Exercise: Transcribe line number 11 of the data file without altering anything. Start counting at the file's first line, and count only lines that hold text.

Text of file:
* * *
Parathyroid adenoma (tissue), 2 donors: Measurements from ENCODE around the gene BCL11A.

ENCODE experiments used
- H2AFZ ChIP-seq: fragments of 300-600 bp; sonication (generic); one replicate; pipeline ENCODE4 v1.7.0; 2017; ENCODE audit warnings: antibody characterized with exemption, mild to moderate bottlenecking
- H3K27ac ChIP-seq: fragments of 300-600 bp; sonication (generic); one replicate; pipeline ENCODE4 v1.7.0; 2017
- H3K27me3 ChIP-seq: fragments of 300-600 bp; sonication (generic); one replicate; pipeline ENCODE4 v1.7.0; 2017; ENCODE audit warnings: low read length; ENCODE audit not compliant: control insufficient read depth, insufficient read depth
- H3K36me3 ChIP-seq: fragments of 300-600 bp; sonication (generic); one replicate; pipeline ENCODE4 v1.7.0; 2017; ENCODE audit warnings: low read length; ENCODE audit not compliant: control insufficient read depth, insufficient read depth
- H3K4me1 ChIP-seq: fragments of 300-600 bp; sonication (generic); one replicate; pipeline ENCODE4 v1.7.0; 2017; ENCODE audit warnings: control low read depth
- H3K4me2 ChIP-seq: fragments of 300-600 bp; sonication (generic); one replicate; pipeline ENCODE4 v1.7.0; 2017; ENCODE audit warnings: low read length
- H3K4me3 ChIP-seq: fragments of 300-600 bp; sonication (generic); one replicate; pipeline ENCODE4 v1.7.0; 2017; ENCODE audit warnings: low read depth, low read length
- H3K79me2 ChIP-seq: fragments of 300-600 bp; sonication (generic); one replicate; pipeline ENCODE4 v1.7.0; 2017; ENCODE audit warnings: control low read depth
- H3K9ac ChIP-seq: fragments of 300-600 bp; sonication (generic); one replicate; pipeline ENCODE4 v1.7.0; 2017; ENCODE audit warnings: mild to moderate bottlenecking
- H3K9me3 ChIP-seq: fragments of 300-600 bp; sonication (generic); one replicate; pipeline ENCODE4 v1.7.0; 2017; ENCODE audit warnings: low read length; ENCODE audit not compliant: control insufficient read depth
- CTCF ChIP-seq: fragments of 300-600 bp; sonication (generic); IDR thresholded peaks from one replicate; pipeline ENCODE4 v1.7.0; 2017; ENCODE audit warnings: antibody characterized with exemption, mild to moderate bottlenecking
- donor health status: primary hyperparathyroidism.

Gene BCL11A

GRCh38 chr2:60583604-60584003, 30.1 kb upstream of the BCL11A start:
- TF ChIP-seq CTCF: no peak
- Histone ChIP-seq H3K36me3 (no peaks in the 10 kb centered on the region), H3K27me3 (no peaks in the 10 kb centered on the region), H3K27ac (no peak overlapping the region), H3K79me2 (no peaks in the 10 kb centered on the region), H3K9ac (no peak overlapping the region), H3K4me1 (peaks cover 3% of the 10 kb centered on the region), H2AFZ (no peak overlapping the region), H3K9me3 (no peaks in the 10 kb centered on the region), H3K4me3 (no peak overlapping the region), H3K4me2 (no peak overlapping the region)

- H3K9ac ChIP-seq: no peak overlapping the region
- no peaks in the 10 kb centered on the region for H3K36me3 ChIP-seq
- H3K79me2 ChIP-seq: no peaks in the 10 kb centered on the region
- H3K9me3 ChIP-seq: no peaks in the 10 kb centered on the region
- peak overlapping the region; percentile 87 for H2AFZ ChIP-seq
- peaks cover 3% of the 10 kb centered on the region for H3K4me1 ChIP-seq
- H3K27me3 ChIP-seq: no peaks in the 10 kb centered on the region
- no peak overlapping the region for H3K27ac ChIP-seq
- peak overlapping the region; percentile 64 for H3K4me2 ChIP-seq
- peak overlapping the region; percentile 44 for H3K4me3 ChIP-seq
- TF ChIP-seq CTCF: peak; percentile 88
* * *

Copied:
- H3K9ac ChIP-seq: fragments of 300-600 bp; sonication (generic); one replicate; pipeline ENCODE4 v1.7.0; 2017; ENCODE audit warnings: mild to moderate bottlenecking